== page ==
Failure to consult makes redundancy an unfair dismissal

Failure to consult makes redundancy an unfair dismissal

29 May 2019 Topics: Workplace relations and safety

In the recent decision of Sarah Cruise v Baxter Cassidy Pty Ltd T/A Ray White Langwarrin [2019] FWC 1751, the Commission found that an employer’s failure to consult with an employee caused the dismissal to be unfair and not a genuine redundancy.

The consultation process and termination

The employee had been employed for approximately 3 years as a part-time assistant property manager when the director of the business decided there was a strong business case for the employee’s role to be performed on a full-time basis.

The director consulted with the employee for approximately 2 weeks by:

  • meeting with the employee on 3 August 2018 to explain why the part-time role was no longer appropriate for the business and advising the employee that she had the option of taking on a full-time role but, the alternative role would pay $5 less an hour and have no commission payments
  • emailing the employee on 7 August, confirming his decision and setting out the proposed hours of work and salary for the new full-time role and requesting a response by 10 August.

On 8 August 2018, the employee emailed the director requesting additional information and a seven day extension of time to respond. However, the director did not respond. On 21 August, the employee sent a text message to the director proposing a meeting, however the employee never received a response.

On 24 August 2018, the director met with the employee and advised her that, as she had not accepted the full-time role, the business was making her redundant. He then provided the employee with a termination letter.

The employer did not comply with its consultation obligations

The Commission found that the employer did not comply with its obligations to consult with the employee under the Real Estate Award 2010 because the employer did not provide relevant details to the employee about the change or discuss the effect those changes were likely to have.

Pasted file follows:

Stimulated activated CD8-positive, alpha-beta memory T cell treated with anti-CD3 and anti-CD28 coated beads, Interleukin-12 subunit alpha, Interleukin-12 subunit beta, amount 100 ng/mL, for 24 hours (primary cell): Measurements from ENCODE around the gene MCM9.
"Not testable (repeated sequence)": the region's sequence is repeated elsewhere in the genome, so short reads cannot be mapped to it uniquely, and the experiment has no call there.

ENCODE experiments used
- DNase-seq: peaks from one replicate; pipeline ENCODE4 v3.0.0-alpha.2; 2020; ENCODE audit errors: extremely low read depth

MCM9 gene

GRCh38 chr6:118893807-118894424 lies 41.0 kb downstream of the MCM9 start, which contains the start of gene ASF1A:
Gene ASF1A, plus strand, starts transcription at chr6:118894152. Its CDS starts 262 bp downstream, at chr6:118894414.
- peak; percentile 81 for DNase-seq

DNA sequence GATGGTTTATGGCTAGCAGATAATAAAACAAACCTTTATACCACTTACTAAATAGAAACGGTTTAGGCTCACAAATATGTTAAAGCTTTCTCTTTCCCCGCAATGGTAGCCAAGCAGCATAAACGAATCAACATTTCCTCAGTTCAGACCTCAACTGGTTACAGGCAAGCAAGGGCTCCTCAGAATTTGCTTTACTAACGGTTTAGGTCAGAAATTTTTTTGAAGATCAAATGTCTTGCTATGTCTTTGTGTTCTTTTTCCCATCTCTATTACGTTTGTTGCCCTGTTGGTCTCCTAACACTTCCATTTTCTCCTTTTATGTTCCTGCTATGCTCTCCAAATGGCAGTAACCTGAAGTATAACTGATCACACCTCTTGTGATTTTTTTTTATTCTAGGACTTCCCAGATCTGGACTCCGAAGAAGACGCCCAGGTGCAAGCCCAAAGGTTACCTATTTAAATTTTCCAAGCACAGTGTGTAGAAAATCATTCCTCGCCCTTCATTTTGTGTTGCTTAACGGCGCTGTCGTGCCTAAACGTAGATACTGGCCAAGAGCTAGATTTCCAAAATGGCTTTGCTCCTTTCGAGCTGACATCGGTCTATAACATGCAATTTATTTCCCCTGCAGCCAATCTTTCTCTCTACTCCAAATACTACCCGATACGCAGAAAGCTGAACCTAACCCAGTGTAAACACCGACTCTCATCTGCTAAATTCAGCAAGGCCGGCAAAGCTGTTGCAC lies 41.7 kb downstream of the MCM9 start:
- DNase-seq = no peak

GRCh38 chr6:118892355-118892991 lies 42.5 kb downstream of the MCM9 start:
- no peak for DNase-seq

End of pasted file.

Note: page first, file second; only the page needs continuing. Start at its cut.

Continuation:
The Commission considered that this was particularly important in the present case. The employer clearly knew about the employee’s family circumstances and carer responsibilities. Job sharing with another employee and other similar arrangements might also have been canvassed by way of consultation.

The Commission also noted the significance of the employer’s failure to respond to the employee’s 8 August email or consider redeployment opportunities for the employee, noting that the employer did not realistically engage with the employee again until the brief discussion on 24 August, when the employee was told her employment was terminated with immediate effect.

Was the dismissal harsh, unjust or unreasonable?

The Commission found that the dismissal was harsh, unjust and unreasonable for the following reasons:

  • While the Commission should not generally be involved in ‘second-guessing’ the decisions made by an employer, the available evidence provided little to substantiate the business case to support the need to restructure the employee’s position.
  • The employee was presented with an alternative the employer was certain she would reject as there was no commission and a $5 an hour pay decrease.
  • There was a failure to consult, including a failure to engage in meaningful discussion of the proposal.

The final amount of compensation awarded was $14,578.11.



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